This is clearly another case where some one's comment, written on the margin of a manuscript, was inadver­tently written into the text by a copy­ist. This must have happened no later than the fifth century, the spurious clause being found in the Alexandrine Ms., as well as in many of later date. It appears reasonably certain that the absence of the clause from the Sinaitic Ms., from over twenty later Greek manuscripts, and from the Syriac Version, was not due to a copyist's error on account of "like ending"-as the majority of editors appear to have too readily assumed. 

- W. A. Eliason

Hitherto and Henceforth

A brief report from our Directors 

USUALLY the Annual Report of Directors is presented to the In­stitute members at their Annual Meet­ing, before being published in the Herald. However, in 1972, circum­stances were such as to make it diffi­cult to hold the Institute's Annual Meeting on June 3, the date sched­uled. As a result, the Meeting was postponed until 1973. Meantime, in order that the Institute's members, and indeed all Herald readers, may be in­formed, we submit, in the following paragraphs, a brief report of the Insti­tute's ministry for the past year, to­gether with our plans for its future, if the Lord will. 


 In some respects the year now end­ing was one of the most difficult ex­perienced during the 54 years of the Institute's ministry. This was due, largely, to the declining health, and in one instance, to the passing, of breth­ren who had hitherto served full time in the Institute's ministry. Yet if there is one word that could be selected, that would best describe the sentiment of all our staff, it would be the word "Ebenezer" -- "Hitherto hath the Lord helped us." - 1 Sam. 7:12.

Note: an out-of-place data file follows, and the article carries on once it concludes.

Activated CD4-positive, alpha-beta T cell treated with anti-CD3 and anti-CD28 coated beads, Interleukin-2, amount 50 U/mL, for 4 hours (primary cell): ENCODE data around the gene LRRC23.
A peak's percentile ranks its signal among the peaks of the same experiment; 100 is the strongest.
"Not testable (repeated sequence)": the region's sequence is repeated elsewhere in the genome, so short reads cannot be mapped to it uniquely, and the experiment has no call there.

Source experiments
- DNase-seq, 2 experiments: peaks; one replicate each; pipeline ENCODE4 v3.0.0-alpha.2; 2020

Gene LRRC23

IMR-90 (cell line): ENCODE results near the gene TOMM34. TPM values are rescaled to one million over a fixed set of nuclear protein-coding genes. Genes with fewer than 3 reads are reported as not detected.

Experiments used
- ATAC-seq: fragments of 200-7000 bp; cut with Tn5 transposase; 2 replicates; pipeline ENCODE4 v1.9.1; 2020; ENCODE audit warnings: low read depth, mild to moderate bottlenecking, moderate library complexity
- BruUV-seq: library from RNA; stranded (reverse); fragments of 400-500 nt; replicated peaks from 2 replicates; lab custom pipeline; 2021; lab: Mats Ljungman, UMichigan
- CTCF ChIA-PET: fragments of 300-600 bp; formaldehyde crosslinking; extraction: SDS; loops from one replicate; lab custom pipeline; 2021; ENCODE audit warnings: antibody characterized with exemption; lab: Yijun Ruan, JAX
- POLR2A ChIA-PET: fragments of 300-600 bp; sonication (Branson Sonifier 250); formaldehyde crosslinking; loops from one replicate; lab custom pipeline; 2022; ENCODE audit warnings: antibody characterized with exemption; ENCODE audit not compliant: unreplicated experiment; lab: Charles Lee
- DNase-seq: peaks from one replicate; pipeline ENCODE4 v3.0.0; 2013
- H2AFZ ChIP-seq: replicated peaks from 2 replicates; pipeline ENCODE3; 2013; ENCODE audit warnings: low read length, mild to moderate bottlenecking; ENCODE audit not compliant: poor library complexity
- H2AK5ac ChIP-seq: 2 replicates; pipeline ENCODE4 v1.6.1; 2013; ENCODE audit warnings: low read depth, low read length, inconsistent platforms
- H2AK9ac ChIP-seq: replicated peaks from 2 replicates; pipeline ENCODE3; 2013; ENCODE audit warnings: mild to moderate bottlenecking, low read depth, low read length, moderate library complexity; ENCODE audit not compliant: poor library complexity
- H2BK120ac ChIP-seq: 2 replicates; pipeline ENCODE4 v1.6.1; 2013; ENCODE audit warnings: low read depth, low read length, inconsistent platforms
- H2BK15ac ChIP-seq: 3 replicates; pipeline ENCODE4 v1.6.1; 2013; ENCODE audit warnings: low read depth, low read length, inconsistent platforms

Each year, as we report the Institute's activities of the past twelve months, it is with an increased realiza­tion of the evidences, both in the world and in the Church, that the Kingdom for which we pray is near at hand. How apropos then, our Master's exhortation to lift up our heads (Luke 21:28). In this realization, too, the words of the Apostle take on a deeper significance: "The night is far spent, the day is at hand." - Rom. 13:12.


 In view of the fact that a number of our readers have only recently become acquainted with us, it may not be amiss to restate here the principles for which the Institute has consistently stood from its inception in 1918. Ac­cording to its charter, it was organized for "the dissemination of Bible truths by means of the publication of tracts, pamphlets, papers, and other lawful means which its Board of Directors, duly constituted, shall deem expedient for the furtherance of the purposes stated." In emphasizing the principles of liberty, fellowship, and unity of all consecrated believers in Christ, we be­lieve that we are not only conforming to the teaching of the Lord Jesus and his Apostles, but are also adhering to the spirit of our late Pastor's ministry. He, too, emphasized that to walk in the footsteps of the Master to the ex­tent of one's ability constituted the one requirement for Christian fellowship (not the many ramifications of doctrine which mistaken human wisdom holds should be applied as tests of fellowship).